With revving up for its ninth instalment of the Fast family’s ridiculous story about how a group of street racers ended up becoming…superheroes, more or less, whose abilities all revolve around being real good at making cars go fast.
Because each of the Fast films has, in some way, raised the stakes in order to keep things interesting, the logical assumption’s been that F9 would have to get particularly wild given how bonkers the previous eight films have been. We’ve seen Fast characters essentially hurl cars at one another, fight a technologically-empowered Superman, and race a submarine, and so it stands to reason that Universal approached F9 knowing that it’d have to get particularly creative to make the film feel fresh.
Of course, the idea on everyone’s minds has been space, because what is a rocket really, if not a very expensive car that flies up into the sky? (Note: a rocket is not actually a car that flies, but the Fast franchise’s relationship with reality has always been tenuous at best.) In a recent interview with Sirius XM’s The Jess Cagle Show, actor/rapper Ludacris, who’s appeared in a number of Fast films as Tej Parker, sat down to talk vaguely about Fast 9, which was initially supposed to premiere this year before the coronavirus pandemic threw a wrench into production plans.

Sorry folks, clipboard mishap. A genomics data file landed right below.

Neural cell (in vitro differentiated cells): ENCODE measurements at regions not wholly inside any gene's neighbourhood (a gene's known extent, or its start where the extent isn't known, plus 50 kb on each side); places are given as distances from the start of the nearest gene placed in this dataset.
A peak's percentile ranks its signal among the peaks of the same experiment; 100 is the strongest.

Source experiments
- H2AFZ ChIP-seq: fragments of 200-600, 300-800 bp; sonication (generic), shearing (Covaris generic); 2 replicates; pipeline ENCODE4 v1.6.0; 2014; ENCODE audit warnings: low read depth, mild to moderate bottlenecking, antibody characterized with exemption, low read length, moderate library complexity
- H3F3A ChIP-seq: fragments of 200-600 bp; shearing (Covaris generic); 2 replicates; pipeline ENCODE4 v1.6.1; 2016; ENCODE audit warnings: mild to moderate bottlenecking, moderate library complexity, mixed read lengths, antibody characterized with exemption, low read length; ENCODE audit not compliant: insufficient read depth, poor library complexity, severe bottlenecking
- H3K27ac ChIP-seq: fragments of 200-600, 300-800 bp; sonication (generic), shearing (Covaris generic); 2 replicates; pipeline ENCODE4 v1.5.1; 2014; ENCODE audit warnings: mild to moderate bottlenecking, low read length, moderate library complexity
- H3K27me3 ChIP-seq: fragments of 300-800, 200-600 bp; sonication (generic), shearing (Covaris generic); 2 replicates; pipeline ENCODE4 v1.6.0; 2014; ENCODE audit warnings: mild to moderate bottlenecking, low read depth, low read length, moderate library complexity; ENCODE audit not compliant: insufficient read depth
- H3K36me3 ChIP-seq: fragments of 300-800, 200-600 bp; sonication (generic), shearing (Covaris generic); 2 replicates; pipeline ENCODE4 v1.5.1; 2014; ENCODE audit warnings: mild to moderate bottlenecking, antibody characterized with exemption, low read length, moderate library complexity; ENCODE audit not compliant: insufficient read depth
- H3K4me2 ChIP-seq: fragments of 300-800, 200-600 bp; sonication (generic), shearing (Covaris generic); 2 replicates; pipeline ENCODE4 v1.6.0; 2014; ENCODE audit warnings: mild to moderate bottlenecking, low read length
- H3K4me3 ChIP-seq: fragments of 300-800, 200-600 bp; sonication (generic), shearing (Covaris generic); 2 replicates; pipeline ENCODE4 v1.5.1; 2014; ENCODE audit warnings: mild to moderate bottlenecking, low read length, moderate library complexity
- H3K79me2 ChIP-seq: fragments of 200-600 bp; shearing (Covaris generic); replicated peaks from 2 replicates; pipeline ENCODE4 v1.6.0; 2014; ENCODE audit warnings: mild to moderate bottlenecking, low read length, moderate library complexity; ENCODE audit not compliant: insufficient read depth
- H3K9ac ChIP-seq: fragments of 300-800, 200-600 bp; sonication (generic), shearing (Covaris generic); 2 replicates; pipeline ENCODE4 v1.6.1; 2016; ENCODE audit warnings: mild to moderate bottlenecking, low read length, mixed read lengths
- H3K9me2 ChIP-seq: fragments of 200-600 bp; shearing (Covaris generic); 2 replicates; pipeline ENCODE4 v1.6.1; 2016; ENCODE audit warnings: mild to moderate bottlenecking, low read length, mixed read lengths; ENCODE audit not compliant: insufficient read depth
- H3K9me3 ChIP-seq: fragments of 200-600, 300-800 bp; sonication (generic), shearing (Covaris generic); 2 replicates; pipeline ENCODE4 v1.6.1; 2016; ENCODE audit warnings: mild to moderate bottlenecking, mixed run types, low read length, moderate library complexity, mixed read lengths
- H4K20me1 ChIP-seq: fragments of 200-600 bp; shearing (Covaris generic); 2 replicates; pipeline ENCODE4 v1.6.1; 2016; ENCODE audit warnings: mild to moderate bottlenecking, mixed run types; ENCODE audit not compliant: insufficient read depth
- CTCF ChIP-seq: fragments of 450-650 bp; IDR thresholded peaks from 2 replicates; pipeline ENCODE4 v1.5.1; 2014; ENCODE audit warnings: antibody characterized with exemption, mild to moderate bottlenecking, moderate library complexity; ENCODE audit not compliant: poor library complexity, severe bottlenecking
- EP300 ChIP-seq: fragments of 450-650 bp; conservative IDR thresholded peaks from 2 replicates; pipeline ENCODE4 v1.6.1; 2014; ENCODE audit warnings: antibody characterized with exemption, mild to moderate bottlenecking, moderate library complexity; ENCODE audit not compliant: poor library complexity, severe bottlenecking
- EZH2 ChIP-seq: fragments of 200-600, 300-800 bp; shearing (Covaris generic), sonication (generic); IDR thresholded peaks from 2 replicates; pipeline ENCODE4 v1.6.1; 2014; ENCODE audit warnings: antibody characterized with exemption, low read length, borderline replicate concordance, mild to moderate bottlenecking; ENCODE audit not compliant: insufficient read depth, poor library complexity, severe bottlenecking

Though Ludacris didn’t provide any clear details about what to expect from the film, when the show’s co-host Julie Cunningham briefly brought up the idea of the franchise turning its focus skyward and beyond, he responded by saying that Cunningham was “very intuitive” noted that she’d said something “very important” in regards to where Fast 9Â goes. In the same breath, Cunningham had also brought up submarines, and when she pressed Ludacris pointing out that she’d explicitly brought up space, he clammed up and left things there.
If you’re reading Gizmodo, then you know by now the song and dance that performers play in the months leading up the the releases of their latest Hollywood blockbusters. An actor shows up on a show, says something they “not supposed to say,” and then fandom focused on whatever the project in question is spends a few weeks if not longer hypothesising how to interpret the performers purposefully cryptic (though sometimes less cryptic) statements.
Until Universal drops a trailer in which the Rock hurls a rocket in which Vin Diesel is strapped to the pilot’s seat into space, there’s no way of knowing whether Dominic Toretto and his family are going to get a chance to dance among the stars, nice as the idea would be. For now, all we can do is dream.
F9 is set to hit U.S. theatres April 2, 2021.